The movie industry’s clean little secret is that it could be even more vastly profitable if only the participants were as mercenary as they enjoy claiming they are in their self-satirizations. Instead, they are so selflessly generous they think it reasonable to hand $170 million to Martin Scorsese to make Hugo, a didactic 3D extravaganza intended to raise awareness among children of the need to preserve and study late-19th-century films.
Not only does the 69-year-old Scorsese direct superb gangster movies, he also makes documentaries about popular culture, teaches film appreciation at NYU, raises money to restore neglected masterpieces, and no doubt does much else that I lack the Scorsese-like vigor to look up right now.
Based on a graphic novel by Brian Selznick (a distant relation of Gone with the Wind producer David O. Selznick), Hugo begins with the Dickensian story of a young orphan in 1930 Paris who lives in the grand Gare Montparnasse, where he keeps the giant clock over the train station’s lobby running. He’s chased by a relentless but inept comic-relief Parisian policeman (Sacha Baron Cohen playing John Cleese playing Peter Sellers playing Inspector Clouseau).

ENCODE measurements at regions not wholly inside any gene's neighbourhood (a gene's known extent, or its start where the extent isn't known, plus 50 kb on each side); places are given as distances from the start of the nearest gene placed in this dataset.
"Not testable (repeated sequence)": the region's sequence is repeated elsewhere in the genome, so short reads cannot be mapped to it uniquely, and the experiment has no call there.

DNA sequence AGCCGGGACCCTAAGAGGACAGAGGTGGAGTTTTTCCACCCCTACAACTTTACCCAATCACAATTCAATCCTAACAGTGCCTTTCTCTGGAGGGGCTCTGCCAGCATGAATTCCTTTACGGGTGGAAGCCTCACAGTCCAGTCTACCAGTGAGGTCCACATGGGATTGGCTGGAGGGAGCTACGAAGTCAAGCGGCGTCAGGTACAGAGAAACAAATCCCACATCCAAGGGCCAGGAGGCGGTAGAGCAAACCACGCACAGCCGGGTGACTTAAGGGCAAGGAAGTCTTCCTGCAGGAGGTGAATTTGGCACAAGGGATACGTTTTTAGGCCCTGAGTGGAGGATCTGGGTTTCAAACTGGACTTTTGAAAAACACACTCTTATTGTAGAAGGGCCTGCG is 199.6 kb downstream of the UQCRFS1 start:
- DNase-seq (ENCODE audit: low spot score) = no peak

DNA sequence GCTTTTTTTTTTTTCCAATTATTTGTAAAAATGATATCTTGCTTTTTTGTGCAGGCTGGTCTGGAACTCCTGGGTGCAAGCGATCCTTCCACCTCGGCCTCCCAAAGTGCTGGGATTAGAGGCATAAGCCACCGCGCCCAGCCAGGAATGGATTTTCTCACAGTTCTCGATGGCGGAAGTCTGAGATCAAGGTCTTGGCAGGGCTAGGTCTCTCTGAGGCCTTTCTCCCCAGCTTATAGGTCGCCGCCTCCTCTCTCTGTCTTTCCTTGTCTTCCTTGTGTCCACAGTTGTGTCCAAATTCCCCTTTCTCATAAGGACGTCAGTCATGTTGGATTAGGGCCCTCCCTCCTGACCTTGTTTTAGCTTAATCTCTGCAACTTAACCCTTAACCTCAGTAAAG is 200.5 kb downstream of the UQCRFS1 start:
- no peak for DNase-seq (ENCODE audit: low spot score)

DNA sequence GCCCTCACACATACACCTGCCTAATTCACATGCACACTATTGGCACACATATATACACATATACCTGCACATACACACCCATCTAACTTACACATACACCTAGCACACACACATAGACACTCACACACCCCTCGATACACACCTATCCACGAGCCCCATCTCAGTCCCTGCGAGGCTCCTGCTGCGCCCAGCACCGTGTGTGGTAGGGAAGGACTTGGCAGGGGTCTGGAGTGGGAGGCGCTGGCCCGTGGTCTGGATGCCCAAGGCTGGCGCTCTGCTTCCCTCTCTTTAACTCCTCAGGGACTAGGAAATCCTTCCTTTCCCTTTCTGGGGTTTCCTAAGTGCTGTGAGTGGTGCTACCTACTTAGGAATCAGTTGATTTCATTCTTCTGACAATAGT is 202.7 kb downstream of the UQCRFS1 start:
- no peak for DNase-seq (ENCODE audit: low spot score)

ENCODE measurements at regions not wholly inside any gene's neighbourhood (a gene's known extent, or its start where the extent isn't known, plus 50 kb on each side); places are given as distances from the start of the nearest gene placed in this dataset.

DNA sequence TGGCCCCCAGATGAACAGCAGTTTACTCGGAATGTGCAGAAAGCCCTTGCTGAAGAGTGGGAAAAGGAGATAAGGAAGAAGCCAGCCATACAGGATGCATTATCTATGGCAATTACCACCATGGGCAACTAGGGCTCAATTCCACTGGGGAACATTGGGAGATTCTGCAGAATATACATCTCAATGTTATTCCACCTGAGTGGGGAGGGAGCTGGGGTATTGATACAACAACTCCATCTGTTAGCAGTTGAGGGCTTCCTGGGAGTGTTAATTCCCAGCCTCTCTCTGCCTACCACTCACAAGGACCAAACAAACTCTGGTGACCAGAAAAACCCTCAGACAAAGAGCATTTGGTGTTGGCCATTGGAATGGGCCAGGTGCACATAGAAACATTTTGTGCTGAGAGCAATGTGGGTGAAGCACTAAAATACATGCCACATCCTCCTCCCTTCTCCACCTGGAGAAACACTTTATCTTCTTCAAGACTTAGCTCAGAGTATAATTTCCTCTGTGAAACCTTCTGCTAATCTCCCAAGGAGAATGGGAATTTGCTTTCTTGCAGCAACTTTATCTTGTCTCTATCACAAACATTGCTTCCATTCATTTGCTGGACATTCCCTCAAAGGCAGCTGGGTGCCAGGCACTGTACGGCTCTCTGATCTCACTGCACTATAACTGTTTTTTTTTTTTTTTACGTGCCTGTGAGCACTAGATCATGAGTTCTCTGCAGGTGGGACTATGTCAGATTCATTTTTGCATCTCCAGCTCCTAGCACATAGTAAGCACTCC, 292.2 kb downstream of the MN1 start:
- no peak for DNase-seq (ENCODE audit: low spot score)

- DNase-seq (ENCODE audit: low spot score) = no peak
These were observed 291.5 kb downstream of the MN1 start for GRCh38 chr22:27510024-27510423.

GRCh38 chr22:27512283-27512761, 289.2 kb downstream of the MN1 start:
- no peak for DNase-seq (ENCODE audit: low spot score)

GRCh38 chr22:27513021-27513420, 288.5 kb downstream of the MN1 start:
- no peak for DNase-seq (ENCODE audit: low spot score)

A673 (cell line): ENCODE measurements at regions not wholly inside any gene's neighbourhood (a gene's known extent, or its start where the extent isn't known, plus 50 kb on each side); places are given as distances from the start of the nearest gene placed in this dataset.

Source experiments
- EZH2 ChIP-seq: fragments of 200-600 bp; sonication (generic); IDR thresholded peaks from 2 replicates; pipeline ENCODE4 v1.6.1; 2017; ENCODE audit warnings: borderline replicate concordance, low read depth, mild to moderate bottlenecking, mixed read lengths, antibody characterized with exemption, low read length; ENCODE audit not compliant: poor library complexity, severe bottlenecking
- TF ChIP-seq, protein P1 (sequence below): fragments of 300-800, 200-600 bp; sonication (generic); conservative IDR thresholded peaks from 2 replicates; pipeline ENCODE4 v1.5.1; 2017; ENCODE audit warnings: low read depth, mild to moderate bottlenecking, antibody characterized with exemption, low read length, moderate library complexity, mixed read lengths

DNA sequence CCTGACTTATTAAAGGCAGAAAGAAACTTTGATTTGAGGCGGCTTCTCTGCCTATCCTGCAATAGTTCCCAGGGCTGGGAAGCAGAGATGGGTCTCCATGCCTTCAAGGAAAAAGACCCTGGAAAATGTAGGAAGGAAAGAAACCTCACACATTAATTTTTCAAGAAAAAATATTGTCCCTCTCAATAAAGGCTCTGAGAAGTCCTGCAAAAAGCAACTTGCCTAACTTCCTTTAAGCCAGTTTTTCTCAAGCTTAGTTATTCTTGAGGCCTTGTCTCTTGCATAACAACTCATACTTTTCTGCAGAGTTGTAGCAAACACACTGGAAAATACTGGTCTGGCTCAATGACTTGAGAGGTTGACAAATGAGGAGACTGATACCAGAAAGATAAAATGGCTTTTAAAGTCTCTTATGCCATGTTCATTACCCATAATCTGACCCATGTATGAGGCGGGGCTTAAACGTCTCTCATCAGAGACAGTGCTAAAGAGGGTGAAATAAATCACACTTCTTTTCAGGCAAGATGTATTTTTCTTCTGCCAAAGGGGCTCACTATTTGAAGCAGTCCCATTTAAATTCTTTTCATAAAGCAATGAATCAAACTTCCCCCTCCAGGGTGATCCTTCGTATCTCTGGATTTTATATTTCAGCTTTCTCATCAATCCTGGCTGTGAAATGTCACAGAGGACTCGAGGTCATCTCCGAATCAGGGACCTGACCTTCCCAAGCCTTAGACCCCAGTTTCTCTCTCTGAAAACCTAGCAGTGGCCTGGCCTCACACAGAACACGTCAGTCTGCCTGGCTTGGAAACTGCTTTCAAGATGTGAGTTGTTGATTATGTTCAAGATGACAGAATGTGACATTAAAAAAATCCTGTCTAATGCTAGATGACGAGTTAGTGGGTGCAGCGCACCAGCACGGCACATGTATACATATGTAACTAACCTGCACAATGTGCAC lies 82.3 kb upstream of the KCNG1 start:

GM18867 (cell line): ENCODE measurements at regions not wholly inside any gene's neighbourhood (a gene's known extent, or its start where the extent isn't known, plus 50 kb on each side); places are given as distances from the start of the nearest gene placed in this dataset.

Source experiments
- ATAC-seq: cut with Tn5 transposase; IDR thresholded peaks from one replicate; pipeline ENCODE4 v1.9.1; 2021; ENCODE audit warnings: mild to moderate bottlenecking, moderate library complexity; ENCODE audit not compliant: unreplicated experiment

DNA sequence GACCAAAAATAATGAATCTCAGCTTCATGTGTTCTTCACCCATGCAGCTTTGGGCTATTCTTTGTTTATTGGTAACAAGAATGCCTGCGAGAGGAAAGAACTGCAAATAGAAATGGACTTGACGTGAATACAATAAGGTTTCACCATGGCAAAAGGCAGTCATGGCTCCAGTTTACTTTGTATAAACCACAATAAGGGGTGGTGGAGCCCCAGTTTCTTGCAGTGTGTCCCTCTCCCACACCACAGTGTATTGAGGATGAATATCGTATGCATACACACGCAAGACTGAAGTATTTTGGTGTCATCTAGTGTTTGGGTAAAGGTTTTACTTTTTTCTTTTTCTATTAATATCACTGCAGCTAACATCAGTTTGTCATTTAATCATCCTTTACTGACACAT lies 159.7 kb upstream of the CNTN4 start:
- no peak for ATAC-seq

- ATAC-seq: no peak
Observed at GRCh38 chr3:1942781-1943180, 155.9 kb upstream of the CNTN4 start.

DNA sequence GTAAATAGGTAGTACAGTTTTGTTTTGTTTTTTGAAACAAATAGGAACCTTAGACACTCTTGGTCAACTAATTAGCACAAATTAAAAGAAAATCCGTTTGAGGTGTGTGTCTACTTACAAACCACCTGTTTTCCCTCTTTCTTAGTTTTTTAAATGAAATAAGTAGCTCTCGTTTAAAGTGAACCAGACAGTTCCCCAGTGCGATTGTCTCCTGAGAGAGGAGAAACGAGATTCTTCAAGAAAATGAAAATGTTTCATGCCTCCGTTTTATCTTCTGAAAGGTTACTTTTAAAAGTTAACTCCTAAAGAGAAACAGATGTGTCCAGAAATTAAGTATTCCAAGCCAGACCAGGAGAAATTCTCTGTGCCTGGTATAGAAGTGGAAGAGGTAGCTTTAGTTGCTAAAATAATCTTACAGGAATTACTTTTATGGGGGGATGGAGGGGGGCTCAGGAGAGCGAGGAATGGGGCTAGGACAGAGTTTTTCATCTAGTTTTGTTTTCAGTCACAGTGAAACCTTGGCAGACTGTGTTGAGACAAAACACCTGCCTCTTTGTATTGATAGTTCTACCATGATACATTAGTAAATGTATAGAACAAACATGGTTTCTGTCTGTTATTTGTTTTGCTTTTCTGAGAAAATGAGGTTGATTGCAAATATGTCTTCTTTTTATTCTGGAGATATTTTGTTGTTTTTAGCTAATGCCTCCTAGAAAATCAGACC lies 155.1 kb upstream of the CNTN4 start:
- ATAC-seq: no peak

The poor kid’s only pleasure is repairing a 19th-century automaton bequeathed by his father, whom he hopes had programmed the old robot to handwrite him a message.
For the antiquarian Scorsese, our unfamiliarity with automatons—first introduced to Europe 1,200 years ago when Harun al-Rashid, caliph of Baghdad, sent Charlemagne a precursor of the cuckoo clock—symbolizes the toll that decay and boredom have taken on our precious pop-culture heritage. Likewise, if digital formats change in some post-apocalyptic future, what if nobody bothers to convert Scorsese’s The Color of Money and Tom Cruise’s performance as a young pool hustler is lost forever? Scorsese has the energy to worry about stuff like this.
Scrounging for replacement gears, Hugo tries to a steal a windup mouse from a mean old man (Sir Ben Kingsley) who runs the toy store on the concourse.
Kids will be wondering what the orphan’s secret identity and special destiny are. Halfway through, however, Scorsese loses what little interest he had been able to muster in his fictional youngster and turns Hugo into a tribute to the resentful toymonger. You see—spoiler alert—the 69-year-old codger with the sour-grapes attitude is actually the great Georges Méliès!
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